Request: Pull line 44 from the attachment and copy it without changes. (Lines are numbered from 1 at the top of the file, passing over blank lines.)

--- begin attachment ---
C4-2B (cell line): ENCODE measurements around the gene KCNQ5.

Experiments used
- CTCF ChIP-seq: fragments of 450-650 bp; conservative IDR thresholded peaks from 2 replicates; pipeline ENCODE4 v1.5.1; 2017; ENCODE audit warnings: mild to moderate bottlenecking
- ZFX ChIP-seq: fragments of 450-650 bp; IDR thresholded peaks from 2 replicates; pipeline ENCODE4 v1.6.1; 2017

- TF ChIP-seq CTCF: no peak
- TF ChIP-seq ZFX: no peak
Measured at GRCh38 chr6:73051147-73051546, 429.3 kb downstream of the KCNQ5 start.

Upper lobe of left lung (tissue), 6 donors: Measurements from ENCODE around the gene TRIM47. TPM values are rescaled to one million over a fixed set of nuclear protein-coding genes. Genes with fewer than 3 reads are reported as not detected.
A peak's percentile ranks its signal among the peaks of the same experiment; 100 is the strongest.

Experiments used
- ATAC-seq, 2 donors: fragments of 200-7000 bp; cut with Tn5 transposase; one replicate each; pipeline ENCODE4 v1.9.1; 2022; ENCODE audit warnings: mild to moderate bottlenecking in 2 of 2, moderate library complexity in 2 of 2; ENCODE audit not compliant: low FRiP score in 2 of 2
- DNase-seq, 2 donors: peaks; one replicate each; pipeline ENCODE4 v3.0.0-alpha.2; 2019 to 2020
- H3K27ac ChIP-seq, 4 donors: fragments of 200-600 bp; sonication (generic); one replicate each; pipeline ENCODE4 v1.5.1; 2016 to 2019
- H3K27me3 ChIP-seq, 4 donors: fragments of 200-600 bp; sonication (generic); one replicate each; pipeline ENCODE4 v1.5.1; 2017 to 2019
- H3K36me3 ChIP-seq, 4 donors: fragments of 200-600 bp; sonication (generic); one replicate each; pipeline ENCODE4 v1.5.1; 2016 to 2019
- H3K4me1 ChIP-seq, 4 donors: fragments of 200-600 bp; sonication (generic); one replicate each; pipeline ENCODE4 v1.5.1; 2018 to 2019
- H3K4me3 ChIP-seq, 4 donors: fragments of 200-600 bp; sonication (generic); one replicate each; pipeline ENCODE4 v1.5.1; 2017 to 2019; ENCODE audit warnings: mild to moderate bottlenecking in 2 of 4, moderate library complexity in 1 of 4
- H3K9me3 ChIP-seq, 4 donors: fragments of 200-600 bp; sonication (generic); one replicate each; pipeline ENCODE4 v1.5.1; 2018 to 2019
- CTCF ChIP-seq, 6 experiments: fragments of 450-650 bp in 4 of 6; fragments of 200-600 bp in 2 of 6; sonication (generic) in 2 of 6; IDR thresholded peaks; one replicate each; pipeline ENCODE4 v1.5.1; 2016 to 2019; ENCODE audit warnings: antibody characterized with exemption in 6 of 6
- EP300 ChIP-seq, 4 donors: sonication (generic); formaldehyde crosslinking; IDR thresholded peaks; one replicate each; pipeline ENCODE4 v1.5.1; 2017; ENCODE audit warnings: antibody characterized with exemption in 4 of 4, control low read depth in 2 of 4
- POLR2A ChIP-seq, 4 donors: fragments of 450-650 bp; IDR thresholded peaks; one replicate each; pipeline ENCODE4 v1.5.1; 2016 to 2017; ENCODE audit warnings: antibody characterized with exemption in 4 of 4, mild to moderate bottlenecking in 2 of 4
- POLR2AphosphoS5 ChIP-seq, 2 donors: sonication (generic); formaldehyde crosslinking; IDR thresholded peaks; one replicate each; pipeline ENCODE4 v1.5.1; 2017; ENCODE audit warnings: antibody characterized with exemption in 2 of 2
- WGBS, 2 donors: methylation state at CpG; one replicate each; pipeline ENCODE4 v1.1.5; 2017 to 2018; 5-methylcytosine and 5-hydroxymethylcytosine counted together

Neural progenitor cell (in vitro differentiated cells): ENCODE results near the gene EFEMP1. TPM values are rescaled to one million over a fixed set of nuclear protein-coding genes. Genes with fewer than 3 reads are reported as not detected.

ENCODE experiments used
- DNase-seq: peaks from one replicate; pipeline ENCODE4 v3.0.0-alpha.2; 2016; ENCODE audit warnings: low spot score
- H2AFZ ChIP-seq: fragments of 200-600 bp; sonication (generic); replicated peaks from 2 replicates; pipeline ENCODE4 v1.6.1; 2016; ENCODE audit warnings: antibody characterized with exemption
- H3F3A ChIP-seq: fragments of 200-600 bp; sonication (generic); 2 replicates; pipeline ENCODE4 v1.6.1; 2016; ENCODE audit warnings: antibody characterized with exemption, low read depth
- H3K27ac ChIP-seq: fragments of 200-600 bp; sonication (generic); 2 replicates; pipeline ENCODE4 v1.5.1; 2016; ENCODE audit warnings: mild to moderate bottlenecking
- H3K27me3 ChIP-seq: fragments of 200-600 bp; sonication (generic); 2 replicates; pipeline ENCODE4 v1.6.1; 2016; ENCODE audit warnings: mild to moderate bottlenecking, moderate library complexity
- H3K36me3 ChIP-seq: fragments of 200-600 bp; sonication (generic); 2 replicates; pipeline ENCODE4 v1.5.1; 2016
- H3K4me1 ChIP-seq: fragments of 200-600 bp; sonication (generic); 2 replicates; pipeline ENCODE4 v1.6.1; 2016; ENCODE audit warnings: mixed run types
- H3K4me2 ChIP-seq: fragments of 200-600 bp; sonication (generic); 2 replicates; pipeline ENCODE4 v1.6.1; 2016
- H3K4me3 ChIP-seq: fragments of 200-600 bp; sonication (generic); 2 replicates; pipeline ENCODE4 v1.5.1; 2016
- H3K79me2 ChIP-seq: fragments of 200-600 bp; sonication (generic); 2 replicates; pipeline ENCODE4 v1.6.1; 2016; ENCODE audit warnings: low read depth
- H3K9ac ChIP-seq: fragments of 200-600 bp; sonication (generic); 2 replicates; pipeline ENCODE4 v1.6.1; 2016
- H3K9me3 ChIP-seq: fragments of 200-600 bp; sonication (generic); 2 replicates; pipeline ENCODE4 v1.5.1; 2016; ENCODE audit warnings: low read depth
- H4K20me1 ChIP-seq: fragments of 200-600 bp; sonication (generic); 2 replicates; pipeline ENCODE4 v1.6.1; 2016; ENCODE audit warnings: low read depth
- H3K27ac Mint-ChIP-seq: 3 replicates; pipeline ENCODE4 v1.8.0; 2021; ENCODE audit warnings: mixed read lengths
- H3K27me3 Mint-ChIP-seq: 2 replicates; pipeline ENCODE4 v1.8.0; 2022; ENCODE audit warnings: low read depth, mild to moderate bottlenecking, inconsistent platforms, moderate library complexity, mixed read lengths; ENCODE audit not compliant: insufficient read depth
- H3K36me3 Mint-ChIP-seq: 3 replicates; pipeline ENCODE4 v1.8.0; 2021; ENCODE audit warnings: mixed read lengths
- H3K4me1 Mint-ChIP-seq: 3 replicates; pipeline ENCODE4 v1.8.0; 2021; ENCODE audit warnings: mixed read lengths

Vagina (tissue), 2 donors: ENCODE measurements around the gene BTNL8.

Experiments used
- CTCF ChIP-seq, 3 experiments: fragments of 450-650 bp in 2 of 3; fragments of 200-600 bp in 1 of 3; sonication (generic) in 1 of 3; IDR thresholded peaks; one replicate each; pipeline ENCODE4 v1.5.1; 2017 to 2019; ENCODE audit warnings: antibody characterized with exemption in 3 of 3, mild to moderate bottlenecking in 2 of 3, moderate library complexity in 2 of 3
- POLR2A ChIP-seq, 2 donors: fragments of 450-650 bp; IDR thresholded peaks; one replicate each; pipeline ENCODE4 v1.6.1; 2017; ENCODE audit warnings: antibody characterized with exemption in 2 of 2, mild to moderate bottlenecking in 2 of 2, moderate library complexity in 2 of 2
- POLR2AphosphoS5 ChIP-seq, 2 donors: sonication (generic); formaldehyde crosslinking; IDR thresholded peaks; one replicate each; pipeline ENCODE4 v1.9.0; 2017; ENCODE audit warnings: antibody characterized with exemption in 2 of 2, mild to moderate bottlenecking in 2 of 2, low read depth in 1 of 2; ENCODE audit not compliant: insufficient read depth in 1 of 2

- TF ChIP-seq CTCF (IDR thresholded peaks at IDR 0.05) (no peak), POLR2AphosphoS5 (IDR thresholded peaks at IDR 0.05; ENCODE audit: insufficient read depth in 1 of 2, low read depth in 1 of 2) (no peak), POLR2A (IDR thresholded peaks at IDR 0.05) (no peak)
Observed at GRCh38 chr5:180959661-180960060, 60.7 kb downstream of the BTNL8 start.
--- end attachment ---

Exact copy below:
Experiments used